Somehow, in the two years the New Orleans Hornets spent away from home after being displaced by Hurricane Katrina, the biggest beneficiaries turned out not to be the evacuees but their hosts.
Follow the path of just this one side of the story and you can see how the effects of Katrina extended so much farther than the 200-mile span of its winds, lasted so much longer than the day it reached the Gulf Coast 10 years ago. Reduced to its purest elements, this is the tale of the team from Charlotte that moved to New Orleans that came to Oklahoma City and paved the way for the relocation of the team from Seattle.
If that's a lot of history to condense into one sentence, it's nothing compared to the work that had to be condensed into the two months between the time Katrina hit New Orleans on Aug. 29, 2005, and the NBA season began on Nov. 1.
It began with an email from NBA commissioner David Stern to Oklahoma City mayor Mick Cornett in the first few days after Katrina, asking Cornett to call him. Cornett had met with Stern in the past to sell the commissioner on the virtues of Oklahoma City as a big league sports market. Stern suggested Cornett would be better off looking for a hockey team. Now it was Stern who was in the position of asking, not granting, and he needed Cornett's help.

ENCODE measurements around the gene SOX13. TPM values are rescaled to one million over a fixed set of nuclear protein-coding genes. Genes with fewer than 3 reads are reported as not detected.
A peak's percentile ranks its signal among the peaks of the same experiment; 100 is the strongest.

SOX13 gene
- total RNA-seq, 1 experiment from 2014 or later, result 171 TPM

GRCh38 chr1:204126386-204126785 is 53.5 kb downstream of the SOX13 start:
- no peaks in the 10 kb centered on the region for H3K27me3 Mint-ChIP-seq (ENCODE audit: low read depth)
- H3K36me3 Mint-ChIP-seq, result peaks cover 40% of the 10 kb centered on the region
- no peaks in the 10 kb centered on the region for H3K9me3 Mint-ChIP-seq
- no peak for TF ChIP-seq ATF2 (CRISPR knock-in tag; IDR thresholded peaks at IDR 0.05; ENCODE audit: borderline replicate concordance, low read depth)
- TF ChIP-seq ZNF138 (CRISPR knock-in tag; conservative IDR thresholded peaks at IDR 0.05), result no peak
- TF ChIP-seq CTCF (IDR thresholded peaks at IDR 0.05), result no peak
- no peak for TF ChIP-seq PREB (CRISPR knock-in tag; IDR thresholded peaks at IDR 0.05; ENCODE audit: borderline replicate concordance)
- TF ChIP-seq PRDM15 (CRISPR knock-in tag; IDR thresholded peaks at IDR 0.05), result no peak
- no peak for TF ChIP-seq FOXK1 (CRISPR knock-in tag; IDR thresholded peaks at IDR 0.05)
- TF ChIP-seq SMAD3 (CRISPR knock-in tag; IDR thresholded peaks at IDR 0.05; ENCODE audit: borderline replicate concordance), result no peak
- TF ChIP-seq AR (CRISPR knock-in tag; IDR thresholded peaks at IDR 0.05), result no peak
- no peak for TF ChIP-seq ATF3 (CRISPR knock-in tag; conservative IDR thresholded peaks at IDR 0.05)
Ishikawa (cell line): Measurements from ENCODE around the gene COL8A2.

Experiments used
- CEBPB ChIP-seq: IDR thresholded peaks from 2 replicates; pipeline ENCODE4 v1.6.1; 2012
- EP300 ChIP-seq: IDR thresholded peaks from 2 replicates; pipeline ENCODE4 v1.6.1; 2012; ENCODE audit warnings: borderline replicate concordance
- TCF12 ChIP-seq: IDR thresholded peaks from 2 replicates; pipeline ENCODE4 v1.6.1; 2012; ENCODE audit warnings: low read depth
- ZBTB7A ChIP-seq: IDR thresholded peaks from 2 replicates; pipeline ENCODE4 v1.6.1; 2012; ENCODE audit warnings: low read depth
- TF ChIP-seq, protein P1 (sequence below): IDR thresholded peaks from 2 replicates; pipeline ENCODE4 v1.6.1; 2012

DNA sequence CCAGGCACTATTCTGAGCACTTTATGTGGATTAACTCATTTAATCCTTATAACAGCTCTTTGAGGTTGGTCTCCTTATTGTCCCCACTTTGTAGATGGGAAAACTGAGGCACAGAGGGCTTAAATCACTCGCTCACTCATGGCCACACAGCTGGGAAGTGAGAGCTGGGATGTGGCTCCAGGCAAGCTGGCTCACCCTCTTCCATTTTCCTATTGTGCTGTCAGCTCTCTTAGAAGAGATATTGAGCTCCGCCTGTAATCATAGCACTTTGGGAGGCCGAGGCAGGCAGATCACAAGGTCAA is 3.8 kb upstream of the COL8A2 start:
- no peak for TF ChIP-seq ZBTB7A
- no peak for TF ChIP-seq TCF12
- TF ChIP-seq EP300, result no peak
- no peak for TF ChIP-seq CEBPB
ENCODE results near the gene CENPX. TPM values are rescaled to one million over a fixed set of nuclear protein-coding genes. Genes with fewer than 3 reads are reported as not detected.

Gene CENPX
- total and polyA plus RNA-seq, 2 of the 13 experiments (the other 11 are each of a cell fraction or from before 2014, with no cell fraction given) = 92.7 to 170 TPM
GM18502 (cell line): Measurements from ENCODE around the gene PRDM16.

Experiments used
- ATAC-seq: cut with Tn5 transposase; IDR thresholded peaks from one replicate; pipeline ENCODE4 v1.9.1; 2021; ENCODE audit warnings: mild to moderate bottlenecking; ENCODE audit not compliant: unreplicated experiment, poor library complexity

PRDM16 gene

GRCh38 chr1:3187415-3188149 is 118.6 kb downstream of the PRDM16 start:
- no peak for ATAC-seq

Oklahoma City had an arena, the Ford Center, that was close to NBA standards. It just happened to be run by the same company, SMG, that managed the Hornets' arena in New Orleans. The arena was open on the dates of 36 of the 41 homes already on the schedule. Cox cable, which handled the Hornets' local television broadcasts, also had service in Oklahoma City. Those were the conveniences and coincidences. What Stern really wanted to hear were the commitments.
The city agreed to cover up to $10 million in revenue shortfalls for the Hornets. Five major companies -- three in the energy sector, one bank and the local newspaper -- became business partners. Fans snapped up 10,000 season tickets. The arena took steps to get NBA-ready, ordering a new court, upgrading the lighting, adding television camera locations, even raising the heights of the locker room shower nozzles.
It wasn't as simple to get the Hornets' players and staff into town between the Sept. 21 announcement and the start of training camp just over a week later. They were scattered around the country.